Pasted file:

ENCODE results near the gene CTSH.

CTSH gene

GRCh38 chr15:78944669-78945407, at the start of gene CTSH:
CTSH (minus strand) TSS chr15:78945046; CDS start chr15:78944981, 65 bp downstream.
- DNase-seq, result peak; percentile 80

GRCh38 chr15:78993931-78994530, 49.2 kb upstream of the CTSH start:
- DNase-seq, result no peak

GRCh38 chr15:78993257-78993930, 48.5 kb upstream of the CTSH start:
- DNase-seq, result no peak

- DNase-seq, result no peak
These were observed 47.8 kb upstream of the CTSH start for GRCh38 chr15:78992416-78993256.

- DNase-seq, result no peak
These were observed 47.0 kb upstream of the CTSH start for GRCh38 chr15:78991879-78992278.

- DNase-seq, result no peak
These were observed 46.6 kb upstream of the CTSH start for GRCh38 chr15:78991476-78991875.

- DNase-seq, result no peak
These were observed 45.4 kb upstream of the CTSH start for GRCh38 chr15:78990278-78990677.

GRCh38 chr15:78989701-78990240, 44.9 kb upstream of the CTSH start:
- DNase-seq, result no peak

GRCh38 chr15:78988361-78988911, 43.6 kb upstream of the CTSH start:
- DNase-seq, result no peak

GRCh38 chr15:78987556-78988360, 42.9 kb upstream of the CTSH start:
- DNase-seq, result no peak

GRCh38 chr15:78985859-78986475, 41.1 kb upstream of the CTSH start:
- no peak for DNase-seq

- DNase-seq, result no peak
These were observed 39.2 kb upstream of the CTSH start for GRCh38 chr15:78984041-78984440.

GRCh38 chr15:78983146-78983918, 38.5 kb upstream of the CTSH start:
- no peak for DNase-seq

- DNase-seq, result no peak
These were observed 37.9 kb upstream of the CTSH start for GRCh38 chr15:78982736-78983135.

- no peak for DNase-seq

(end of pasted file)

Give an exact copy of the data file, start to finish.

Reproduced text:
ENCODE results near the gene CTSH.

CTSH gene

GRCh38 chr15:78944669-78945407, at the start of gene CTSH:
CTSH (minus strand) TSS chr15:78945046; CDS start chr15:78944981, 65 bp downstream.
- DNase-seq, result peak; percentile 80

GRCh38 chr15:78993931-78994530, 49.2 kb upstream of the CTSH start:
- DNase-seq, result no peak

GRCh38 chr15:78993257-78993930, 48.5 kb upstream of the CTSH start:
- DNase-seq, result no peak

- DNase-seq, result no peak
These were observed 47.8 kb upstream of the CTSH start for GRCh38 chr15:78992416-78993256.

- DNase-seq, result no peak
These were observed 47.0 kb upstream of the CTSH start for GRCh38 chr15:78991879-78992278.

- DNase-seq, result no peak
These were observed 46.6 kb upstream of the CTSH start for GRCh38 chr15:78991476-78991875.

- DNase-seq, result no peak
These were observed 45.4 kb upstream of the CTSH start for GRCh38 chr15:78990278-78990677.

GRCh38 chr15:78989701-78990240, 44.9 kb upstream of the CTSH start:
- DNase-seq, result no peak

GRCh38 chr15:78988361-78988911, 43.6 kb upstream of the CTSH start:
- DNase-seq, result no peak

GRCh38 chr15:78987556-78988360, 42.9 kb upstream of the CTSH start:
- DNase-seq, result no peak

GRCh38 chr15:78985859-78986475, 41.1 kb upstream of the CTSH start:
- no peak for DNase-seq

- DNase-seq, result no peak
These were observed 39.2 kb upstream of the CTSH start for GRCh38 chr15:78984041-78984440.

GRCh38 chr15:78983146-78983918, 38.5 kb upstream of the CTSH start:
- no peak for DNase-seq

- DNase-seq, result no peak
These were observed 37.9 kb upstream of the CTSH start for GRCh38 chr15:78982736-78983135.

- no peak for DNase-seq